RECORDED BY BENNY CARTER
ARRANGED BY BENNY CARTER, EDITED BY JEFFREY SULTANOF
In 1940, Benny Carter was acknowledged by the music press to be one of the leading lights on the American big band scene. Several bandleaders had his music in their books, and Benny led his own big band, touring and making records. Unfortunately, Carters band never really caught on despite the fine music it played, partly because it did not have a hit record, but also because Carter himself was not a flashy soloist such as Harry James and Jimmy Dorsey (Carter played and soloed on alto saxophone and trumpet). That did not mean that he wasn't an excellent soloist; he most certainly was, but he was appreciated more by musicians than the public at large.
Sleep (composed and published in 1923 by Earl Lebieg) was then known as the theme for Fred Waring and his Pennsylvanians; Waring began as a bandleader and eventually formed the top choral organization in the United States, with his own radio (and later television) show. Waring was almost totally responsible for the school choral movement beginning in the late forties. He continued to tour, record and give choral workshops until his death in 1984.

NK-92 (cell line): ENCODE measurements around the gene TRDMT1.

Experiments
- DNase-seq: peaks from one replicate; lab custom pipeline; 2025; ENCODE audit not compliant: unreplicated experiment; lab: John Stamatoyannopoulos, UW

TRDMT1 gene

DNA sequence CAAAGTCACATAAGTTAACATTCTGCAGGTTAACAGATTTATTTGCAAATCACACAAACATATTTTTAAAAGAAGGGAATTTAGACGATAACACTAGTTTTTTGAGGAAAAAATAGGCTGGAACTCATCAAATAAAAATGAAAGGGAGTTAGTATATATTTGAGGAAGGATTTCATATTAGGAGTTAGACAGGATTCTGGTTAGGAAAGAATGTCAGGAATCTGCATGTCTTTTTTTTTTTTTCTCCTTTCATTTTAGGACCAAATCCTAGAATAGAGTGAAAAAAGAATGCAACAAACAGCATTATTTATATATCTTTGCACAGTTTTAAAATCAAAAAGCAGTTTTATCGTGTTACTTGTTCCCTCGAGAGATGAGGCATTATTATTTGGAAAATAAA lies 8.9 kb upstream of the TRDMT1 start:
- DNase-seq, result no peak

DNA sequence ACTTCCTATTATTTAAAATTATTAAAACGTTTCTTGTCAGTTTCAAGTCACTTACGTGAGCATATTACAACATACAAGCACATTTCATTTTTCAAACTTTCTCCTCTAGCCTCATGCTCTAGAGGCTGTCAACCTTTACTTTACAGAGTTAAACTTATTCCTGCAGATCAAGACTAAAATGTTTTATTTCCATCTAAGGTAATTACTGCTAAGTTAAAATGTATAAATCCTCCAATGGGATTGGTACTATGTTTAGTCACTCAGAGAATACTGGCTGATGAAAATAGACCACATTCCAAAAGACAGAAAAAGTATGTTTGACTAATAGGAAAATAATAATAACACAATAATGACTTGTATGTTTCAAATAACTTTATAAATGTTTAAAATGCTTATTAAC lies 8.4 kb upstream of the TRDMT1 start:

Sleep was composed as a waltz, but in Carters hands, it becomes an ensemble tour-de-force. In our opinion, it is not only a masterpiece, but is one of the finest arrangements of a song in the history of the big bands. Carter transforms Sleep into a challenging and exciting presentation that really puts a band through its paces.
In 1972, Carter updated and slightly simplified the original arrangement for an all-star ensemble performance at the Newport Jazz Festival in New York. This became the official version of the arrangement, and Carter would play it with students and professionals all over the world. It is the only one authorized by the Carter estate.
Notes to the Conductor:
During the mid 1940s, Carters band performed this arrangement at such a blisteringly fast tempo that the band could just barely play the figures properly. Carters biographer and close friend Ed Berger asked him about these performances when he was preparing the two-volume bio-discography of Carter (Scarecrow Press). How did the tempo get so fast? Benny was surprised upon hearing airchecks many years after the fact, and gave the comment: Maybe it was the war.
This setting makes an equally effective opener or closer or a terrific festival piece.
1. Full Score
2. Solo Alto Saxophone
3. 2 Alto Saxophones
4. 2 Tenor Saxophones
5. Baritone Saxophone
6. 4 Trumpets
7. 4 Trombones